Please pray for us.

Sunday, March 23, 2014

The Field Trip and Public Meltdowns

This week I attended a school field trip with my youngest to a local science fair. It was a great trip until the end when it was time to leave. As you can imagine, my son went into a crying fit, yelling, “This is the worst day ever!”

Surrounded by his third grade peers, I was able to observe their reactions as they watched him from a far, it was obvious that they didn’t understand why my son was so upset. A few tried to console him, asking why he was crying, but my son barked back, “Get Away From Me!”

I tried numerous times to calm him down. I explained that he was making a big scene and that he may feel embarrassed later. But I don’t know how much he understood that.

He was upset about the usual things, unmet expectations, sensory overload, and the transition of going home. But what caught my attention this time was the impact his behavior was going to have on him socially.

In just a few years, he’ll be in middle school. How will he handle it then? Will he still have these outbursts? Will he be teased, or worse, without friends?

It’s tough. There are things I want to protect him from, but some things are completely out of my control. I can’t change him. I can’t make other kids accept him as he is.

But I can love him.

And that’s just what I did.

I held him close on the bus ride home and let him cry on my knee and reminded him that tomorrow will be a better day.

* * *

This week I saw this very informative video presented by a young man who has Aspergers. He’s part of a team called the Asperger Experts. My child doesn’t have this diagnosis, but I couldn’t help but see my son in everything he talked about. In the video he presents an intelligent perspective of why parents should not teach their kids social skills. If you have a child with sensory issues who is struggling socially, this is a MUST SEE video.

Aspergers’ Sensory Funnel: Watch this video to learn why teaching someone with Aspergers social skills should be one of the LAST things you do, and exactly what to do instead to cause rapid growth in someone with AS.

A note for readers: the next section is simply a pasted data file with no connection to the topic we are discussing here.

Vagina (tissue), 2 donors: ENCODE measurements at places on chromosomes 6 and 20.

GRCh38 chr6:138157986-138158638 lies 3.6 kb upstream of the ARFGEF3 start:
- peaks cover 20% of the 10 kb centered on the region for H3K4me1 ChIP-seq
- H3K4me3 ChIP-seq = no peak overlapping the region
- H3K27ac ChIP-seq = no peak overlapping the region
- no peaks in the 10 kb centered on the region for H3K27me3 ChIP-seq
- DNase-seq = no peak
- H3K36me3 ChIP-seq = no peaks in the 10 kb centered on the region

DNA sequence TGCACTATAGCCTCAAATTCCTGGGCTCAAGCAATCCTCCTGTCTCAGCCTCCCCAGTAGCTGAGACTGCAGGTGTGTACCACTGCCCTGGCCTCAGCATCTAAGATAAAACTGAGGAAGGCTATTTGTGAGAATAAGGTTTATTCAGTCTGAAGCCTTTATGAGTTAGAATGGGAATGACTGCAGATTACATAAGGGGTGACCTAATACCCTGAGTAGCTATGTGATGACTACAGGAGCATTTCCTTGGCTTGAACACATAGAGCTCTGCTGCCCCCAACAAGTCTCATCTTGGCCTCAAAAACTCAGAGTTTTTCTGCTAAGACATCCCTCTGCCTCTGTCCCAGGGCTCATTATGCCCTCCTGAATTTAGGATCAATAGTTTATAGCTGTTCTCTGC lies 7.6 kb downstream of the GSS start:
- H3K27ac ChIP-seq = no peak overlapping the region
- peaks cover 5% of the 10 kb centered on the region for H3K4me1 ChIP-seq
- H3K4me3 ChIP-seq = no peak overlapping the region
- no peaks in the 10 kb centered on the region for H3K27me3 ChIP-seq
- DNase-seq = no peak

Link to video:

Then I came across the second video shown below and it was brilliant! You HAVE to watch this!!! It explains the critical mistake parents make with their kids who have sensory issues.

The Critical Mistake that Parents Make:
(If you are viewing this through your email, you’ll need to visit my blog online to view the following video:

Monday, March 17, 2014

Little Man In Trouble

Last week my youngest came home from school with a sad face.

He grumbled, “I got in trouble today.”

When I asked what happened, he said, “I was reading to the second grade class (a younger class he has read to in the past), when two of my classmates came in and told me I had to go back to my classroom.”

“When I got back to my classroom my teacher told me I was in trouble for leaving.”

Sensing a detail missing, I asked him “Did you ask your teacher if you could leave the class to read to the second grade class?”

My youngest adamantly protested, “No! I already got permission from the second grade teacher last week. She told me that I could come back anytime to read to her class.”

And that’s exactly what he did!

Unfortunately, it was without his teacher’s approval and during his own class time.

I can’t help but find the whole situation amusing…

Wednesday, March 12, 2014

Feeling Anxious

It’s been a while since my last post. Life is getting very busy and free time is rare these days. In a way it’s been nice, as my kids do better, I can focus on new things, like my home business. Lately its been growing and I enjoy getting back into the work I love. But balancing it all is still something I need to work on. I imagine that moms never get this figured out. (If you do, please send instructions ASAP!)

My oldest is doing really great, just a few spats here and there. He still hasn’t raged since we threatened to take his mattress away if he did. Instead, he’s loving the spring weather, everyday after school he goes to a nearby field to build huts and have adventures in the wild. He seems to come back renewed and glowing. Yesterday when he didn’t respond to the walk-e-talkie check I did, I had to go find him. There he was lying in a bed of spring flowers by a pond—asleep! Yes, he was resting and drifted off to sleep. It’s like his soul finds complete peace in the outdoors. I love that about him.